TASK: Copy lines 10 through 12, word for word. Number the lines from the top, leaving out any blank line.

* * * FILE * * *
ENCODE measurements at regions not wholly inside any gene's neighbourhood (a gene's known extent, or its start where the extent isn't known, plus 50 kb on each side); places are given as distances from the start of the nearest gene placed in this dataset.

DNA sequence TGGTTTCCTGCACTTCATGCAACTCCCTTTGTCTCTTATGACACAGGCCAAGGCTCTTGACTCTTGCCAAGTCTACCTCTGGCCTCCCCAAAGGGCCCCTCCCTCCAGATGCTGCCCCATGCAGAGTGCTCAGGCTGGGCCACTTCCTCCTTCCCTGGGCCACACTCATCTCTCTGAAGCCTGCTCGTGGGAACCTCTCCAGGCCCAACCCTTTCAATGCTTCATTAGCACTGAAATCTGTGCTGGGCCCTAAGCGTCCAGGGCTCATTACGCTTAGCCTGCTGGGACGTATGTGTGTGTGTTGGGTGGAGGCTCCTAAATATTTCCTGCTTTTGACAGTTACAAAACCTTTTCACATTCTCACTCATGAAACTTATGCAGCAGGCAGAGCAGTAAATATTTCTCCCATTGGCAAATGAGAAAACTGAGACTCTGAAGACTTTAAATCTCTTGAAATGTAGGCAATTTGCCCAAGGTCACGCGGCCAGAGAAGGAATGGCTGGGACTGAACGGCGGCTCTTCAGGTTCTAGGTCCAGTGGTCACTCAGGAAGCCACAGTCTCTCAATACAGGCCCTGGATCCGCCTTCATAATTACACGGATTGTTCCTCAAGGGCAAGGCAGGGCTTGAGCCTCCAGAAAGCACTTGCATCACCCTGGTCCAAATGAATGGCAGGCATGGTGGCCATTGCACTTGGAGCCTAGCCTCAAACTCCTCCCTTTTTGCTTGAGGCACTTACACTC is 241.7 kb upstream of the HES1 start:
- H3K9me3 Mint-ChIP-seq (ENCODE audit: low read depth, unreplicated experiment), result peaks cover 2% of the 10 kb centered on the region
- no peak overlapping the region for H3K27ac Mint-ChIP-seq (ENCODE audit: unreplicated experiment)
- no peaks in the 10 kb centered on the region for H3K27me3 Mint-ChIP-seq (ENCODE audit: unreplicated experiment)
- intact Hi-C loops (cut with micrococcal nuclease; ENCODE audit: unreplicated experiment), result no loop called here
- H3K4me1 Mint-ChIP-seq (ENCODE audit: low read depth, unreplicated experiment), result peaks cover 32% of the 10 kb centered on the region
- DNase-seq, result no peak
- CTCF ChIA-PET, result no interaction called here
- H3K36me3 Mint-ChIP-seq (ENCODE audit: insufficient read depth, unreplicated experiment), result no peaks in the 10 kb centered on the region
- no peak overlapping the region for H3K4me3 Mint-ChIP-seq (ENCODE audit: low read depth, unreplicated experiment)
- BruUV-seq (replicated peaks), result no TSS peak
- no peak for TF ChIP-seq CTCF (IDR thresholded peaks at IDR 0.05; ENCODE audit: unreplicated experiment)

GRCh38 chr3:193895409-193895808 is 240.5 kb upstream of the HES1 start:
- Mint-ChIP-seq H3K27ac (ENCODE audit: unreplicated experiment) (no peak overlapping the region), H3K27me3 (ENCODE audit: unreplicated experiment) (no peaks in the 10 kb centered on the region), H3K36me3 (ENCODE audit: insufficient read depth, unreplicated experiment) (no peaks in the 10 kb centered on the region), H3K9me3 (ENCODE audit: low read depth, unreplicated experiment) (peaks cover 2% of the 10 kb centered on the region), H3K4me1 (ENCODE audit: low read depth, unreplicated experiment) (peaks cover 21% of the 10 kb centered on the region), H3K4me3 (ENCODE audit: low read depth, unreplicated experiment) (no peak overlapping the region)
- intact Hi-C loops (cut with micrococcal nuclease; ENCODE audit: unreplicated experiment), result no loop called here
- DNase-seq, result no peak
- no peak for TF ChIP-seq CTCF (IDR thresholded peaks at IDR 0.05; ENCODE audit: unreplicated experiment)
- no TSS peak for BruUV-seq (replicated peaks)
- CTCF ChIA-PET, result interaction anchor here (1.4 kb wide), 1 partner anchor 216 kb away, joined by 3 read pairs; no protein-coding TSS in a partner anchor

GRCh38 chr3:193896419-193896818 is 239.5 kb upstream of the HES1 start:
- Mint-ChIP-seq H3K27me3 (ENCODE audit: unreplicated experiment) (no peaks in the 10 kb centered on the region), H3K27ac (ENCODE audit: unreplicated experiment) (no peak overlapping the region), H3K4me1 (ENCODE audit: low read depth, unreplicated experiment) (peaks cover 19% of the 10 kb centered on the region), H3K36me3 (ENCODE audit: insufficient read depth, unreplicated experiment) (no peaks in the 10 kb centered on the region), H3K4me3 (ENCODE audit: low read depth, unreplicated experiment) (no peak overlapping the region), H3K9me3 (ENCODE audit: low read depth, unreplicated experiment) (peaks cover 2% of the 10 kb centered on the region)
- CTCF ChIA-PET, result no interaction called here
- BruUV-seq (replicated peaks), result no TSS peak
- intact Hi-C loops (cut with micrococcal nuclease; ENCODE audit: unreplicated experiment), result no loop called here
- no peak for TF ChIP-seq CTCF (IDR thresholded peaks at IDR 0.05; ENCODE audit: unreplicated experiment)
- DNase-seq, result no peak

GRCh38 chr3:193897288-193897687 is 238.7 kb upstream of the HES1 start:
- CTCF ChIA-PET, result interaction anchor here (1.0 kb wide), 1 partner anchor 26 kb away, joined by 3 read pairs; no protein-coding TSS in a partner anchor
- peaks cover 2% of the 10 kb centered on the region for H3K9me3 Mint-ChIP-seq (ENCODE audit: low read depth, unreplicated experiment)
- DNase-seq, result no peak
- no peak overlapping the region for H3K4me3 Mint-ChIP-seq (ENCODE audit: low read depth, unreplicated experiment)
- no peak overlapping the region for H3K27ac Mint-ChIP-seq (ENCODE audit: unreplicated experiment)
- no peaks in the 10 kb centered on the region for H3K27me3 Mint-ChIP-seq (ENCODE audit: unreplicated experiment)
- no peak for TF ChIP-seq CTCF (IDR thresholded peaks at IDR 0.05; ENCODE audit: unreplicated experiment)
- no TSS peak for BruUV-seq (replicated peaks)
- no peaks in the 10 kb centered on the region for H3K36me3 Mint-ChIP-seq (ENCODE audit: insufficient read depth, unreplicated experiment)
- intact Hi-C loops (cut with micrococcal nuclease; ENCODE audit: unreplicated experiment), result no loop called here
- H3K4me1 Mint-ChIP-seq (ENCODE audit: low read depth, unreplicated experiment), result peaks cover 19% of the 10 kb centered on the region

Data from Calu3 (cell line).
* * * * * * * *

- H3K36me3 Mint-ChIP-seq (ENCODE audit: insufficient read depth, unreplicated experiment), result no peaks in the 10 kb centered on the region
- no peak overlapping the region for H3K4me3 Mint-ChIP-seq (ENCODE audit: low read depth, unreplicated experiment)
- BruUV-seq (replicated peaks), result no TSS peak